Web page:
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Update 10


[image: The circular oven in Evan's trench.]

The circular oven in Evan's trench.

[image: The spring - still bubbling.]

The spring - still bubbling.

[image: Mark's trench is made ready for photography.]

Mark's trench is made ready for photography.

[image: The burial in Mark's trench.]

The burial in Mark's trench.

[image: Heather keeping pace with the flood of finds.]

Heather keeping pace with the flood of finds.


The dig enters its final stages but discovery continues apace in Evan's trench. In Mark's trench the burial is revealed and work turns to tidying up the loose ends.


"We are now sure that the possible building identified north of the spring (see previous updates) is actually a fine, wide paved and lined path. This tells us much about the internal layout of the enclosure in the 9th/10th centuries. Well made, it is more substantial than most 'paths' found on contemporary sites, and provides us with a main axis to the enclosure, linking the buildings found in previous seasons with the spring.

Further confirmation of the early medieval date for the lower spring deposits came yesterday with the discovery of a fragment of metal stamped with a design similar to those found on Hiberno-Norse arm rings.

An oven has also been found in Evan's area - if this is a bread oven, it implies the existence of a bakery catering for a considerable number of inhabitants."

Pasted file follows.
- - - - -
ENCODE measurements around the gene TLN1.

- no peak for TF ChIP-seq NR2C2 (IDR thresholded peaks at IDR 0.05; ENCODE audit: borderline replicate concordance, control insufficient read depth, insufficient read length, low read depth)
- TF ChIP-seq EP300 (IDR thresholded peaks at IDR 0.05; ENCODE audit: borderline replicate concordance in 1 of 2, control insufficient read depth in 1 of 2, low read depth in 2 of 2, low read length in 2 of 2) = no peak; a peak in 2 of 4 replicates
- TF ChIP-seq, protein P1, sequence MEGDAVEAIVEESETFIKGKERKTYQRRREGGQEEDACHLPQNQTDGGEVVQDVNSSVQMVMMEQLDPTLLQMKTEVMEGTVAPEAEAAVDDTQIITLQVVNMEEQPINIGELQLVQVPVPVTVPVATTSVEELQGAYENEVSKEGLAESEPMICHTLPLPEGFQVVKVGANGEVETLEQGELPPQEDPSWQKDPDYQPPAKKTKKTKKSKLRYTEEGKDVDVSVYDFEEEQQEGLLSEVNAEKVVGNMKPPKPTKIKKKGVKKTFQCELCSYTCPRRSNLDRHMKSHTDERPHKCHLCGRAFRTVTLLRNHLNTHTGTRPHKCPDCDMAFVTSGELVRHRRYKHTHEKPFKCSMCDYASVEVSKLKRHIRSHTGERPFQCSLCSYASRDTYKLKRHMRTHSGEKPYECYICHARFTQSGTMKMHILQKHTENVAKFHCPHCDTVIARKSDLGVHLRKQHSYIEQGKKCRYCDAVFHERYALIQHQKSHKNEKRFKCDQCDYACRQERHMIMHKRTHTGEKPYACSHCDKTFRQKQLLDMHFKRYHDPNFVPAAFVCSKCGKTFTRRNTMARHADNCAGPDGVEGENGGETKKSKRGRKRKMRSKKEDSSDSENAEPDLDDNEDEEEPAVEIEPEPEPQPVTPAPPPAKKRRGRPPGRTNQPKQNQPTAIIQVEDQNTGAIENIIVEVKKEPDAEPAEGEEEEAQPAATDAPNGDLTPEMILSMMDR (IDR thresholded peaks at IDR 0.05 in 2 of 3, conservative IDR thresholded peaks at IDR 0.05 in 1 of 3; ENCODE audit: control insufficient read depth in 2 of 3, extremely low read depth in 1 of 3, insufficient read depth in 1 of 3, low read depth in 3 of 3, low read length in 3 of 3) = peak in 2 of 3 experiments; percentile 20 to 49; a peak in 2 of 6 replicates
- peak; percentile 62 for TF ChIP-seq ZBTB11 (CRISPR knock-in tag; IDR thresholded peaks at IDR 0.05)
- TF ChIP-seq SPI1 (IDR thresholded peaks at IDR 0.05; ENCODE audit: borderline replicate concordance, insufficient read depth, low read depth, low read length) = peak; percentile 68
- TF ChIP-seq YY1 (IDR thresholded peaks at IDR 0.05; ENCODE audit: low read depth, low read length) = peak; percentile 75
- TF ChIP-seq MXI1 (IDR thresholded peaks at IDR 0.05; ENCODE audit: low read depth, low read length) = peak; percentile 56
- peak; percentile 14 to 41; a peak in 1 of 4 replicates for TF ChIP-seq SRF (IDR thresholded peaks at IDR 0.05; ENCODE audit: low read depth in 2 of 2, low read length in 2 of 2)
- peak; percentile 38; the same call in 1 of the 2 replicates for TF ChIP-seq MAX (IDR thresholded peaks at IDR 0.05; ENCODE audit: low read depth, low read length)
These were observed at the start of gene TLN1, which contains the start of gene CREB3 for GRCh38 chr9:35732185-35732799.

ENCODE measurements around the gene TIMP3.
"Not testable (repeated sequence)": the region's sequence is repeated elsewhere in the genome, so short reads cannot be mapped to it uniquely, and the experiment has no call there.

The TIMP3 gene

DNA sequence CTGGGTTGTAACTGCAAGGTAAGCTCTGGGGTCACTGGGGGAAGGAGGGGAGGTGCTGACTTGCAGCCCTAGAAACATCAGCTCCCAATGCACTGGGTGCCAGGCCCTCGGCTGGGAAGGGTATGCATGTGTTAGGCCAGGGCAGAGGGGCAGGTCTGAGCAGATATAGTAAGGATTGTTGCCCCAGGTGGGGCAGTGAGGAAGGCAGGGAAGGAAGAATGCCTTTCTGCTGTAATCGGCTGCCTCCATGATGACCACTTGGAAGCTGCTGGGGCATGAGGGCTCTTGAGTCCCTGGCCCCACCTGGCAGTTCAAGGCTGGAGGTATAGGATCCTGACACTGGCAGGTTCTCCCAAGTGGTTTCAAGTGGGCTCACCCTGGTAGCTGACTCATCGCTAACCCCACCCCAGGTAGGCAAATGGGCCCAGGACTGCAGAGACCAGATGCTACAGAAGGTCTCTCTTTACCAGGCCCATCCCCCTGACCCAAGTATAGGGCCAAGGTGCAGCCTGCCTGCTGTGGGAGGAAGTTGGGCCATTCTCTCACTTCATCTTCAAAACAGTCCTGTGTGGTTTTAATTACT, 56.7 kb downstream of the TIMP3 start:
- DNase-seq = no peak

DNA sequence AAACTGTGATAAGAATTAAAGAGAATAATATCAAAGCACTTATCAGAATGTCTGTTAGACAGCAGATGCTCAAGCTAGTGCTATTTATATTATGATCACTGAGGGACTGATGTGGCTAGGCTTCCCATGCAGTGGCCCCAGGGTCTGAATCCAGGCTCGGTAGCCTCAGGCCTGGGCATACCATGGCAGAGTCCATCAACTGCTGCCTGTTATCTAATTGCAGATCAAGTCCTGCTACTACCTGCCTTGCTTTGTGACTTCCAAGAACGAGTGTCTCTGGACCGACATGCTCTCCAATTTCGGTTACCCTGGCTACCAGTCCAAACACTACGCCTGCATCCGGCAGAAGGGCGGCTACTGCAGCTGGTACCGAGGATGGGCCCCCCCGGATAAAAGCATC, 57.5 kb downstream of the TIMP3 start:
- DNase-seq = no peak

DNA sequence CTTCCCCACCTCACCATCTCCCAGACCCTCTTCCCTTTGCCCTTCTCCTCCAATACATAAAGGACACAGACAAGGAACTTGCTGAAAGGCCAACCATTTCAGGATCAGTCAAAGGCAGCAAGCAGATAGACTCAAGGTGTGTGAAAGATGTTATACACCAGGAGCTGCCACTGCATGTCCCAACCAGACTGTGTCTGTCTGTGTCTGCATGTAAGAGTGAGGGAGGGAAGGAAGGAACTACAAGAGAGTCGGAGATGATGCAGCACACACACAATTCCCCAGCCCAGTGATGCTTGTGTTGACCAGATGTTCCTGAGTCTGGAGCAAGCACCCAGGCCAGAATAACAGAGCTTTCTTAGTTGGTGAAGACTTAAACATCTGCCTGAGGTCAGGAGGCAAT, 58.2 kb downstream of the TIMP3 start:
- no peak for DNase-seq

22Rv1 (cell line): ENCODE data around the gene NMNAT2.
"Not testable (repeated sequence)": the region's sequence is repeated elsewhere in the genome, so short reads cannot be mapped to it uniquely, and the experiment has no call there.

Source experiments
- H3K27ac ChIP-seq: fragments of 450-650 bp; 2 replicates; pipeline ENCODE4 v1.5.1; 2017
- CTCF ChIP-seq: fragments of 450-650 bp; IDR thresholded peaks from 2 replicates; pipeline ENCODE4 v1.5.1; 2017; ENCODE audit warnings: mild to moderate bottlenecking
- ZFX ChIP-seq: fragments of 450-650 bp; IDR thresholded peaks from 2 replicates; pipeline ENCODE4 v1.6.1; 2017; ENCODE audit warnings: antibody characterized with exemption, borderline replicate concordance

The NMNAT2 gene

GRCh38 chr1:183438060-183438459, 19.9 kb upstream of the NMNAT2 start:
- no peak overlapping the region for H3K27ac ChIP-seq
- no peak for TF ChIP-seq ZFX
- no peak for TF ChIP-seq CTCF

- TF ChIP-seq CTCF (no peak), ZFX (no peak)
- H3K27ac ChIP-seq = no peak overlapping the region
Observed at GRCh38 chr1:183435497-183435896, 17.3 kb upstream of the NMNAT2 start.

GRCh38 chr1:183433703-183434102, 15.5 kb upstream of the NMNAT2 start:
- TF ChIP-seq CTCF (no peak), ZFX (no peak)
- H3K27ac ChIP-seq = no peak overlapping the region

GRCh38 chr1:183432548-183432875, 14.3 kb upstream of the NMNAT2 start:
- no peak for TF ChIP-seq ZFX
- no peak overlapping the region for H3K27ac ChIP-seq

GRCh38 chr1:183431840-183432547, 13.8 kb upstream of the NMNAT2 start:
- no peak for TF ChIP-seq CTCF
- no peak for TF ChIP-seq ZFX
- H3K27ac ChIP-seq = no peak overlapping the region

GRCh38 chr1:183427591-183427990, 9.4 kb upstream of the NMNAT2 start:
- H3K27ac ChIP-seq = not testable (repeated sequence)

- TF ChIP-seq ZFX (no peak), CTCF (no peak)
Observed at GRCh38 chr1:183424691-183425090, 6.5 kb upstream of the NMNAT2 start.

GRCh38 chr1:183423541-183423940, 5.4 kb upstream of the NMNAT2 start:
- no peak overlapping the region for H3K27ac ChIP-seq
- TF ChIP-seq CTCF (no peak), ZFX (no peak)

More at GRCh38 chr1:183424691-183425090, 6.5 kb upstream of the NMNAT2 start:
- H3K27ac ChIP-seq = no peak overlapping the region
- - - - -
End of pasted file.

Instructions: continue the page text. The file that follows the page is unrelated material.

"The building is no more, having become a flagged path with kerbstones. The hearth, in the extension on the west of the original trench, however, has turned out to be a rather fine oven, possibly for cooking bread.

In the north of the trench we've cut sections across some areas of cobbling and rubble and have found that they sit in depressions in the natural rather than mark the top of features as we had hoped - not so interesting but quicker to deal with.

Work also continues in the base of the spring depression. Now semi-underwater as the spring is constantly bubbling up."



"It's starting to feel like the beginning of the end. Before we can go home all the archaeology we have dug to date has to be recorded and much of the work over the last two days has been prioritising digging and cleaning in preparation for photography and drawing.

We have excavated as much as possible of the burial that has now been cleaned ready to be photographed and then planned by Dave before it is finally lifted. Unfortunately, the burial did not contain any grave goods after all.

The enclosure wall has now been planned which means we can excavate a section across it tomorrow and hopefully find a preserved ground surface which the wall was built on."



"The last couple of days have been truly hectic. I am trying to make sure that all the bulk finds are recorded, as well as racing through the flotation samples. The lower layers in the spring depression are now being dug, and these are producing a large number of samples for flotation. In addition, all the day to day drawing and recording of the metalwork etc. has to be kept up to date. Tonight, this meant staying at site till about 8pm, and Roger the farmer kindly invited me in for supper at the farm.

Dr Nancy Edwards, from the University of North Wales, Bangor, came to visit some of her students on the site today, and also expressed enthusiasm for the early medieval finds, particularly the brooch terminal."


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